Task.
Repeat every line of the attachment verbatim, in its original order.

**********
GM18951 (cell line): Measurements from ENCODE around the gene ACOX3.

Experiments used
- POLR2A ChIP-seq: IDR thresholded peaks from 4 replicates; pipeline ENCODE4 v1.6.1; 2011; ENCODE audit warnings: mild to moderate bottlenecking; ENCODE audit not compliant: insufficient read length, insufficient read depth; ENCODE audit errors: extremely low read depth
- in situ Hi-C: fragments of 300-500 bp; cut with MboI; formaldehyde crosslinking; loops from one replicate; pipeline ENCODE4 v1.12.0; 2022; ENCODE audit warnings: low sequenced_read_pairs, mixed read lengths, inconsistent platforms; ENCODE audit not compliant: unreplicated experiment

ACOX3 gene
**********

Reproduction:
GM18951 (cell line): Measurements from ENCODE around the gene ACOX3.

Experiments used
- POLR2A ChIP-seq: IDR thresholded peaks from 4 replicates; pipeline ENCODE4 v1.6.1; 2011; ENCODE audit warnings: mild to moderate bottlenecking; ENCODE audit not compliant: insufficient read length, insufficient read depth; ENCODE audit errors: extremely low read depth
- in situ Hi-C: fragments of 300-500 bp; cut with MboI; formaldehyde crosslinking; loops from one replicate; pipeline ENCODE4 v1.12.0; 2022; ENCODE audit warnings: low sequenced_read_pairs, mixed read lengths, inconsistent platforms; ENCODE audit not compliant: unreplicated experiment

ACOX3 gene